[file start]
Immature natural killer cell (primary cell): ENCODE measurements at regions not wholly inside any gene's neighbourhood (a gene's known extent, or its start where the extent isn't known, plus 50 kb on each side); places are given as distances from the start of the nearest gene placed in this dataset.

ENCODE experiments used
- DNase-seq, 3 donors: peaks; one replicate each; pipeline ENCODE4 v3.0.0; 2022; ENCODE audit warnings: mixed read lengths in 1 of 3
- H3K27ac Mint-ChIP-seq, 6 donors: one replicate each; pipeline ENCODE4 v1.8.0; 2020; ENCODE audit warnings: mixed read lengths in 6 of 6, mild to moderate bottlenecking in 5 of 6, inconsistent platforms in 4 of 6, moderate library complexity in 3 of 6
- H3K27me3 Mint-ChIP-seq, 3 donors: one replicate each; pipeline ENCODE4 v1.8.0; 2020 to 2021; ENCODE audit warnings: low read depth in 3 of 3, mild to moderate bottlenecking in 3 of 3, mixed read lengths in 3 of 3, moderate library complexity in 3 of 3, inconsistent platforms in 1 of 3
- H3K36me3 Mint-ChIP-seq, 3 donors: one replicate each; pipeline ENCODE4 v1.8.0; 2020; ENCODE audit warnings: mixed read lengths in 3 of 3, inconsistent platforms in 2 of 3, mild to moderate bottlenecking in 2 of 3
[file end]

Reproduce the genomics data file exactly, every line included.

Immature natural killer cell (primary cell): ENCODE measurements at regions not wholly inside any gene's neighbourhood (a gene's known extent, or its start where the extent isn't known, plus 50 kb on each side); places are given as distances from the start of the nearest gene placed in this dataset.

ENCODE experiments used
- DNase-seq, 3 donors: peaks; one replicate each; pipeline ENCODE4 v3.0.0; 2022; ENCODE audit warnings: mixed read lengths in 1 of 3
- H3K27ac Mint-ChIP-seq, 6 donors: one replicate each; pipeline ENCODE4 v1.8.0; 2020; ENCODE audit warnings: mixed read lengths in 6 of 6, mild to moderate bottlenecking in 5 of 6, inconsistent platforms in 4 of 6, moderate library complexity in 3 of 6
- H3K27me3 Mint-ChIP-seq, 3 donors: one replicate each; pipeline ENCODE4 v1.8.0; 2020 to 2021; ENCODE audit warnings: low read depth in 3 of 3, mild to moderate bottlenecking in 3 of 3, mixed read lengths in 3 of 3, moderate library complexity in 3 of 3, inconsistent platforms in 1 of 3
- H3K36me3 Mint-ChIP-seq, 3 donors: one replicate each; pipeline ENCODE4 v1.8.0; 2020; ENCODE audit warnings: mixed read lengths in 3 of 3, inconsistent platforms in 2 of 3, mild to moderate bottlenecking in 2 of 3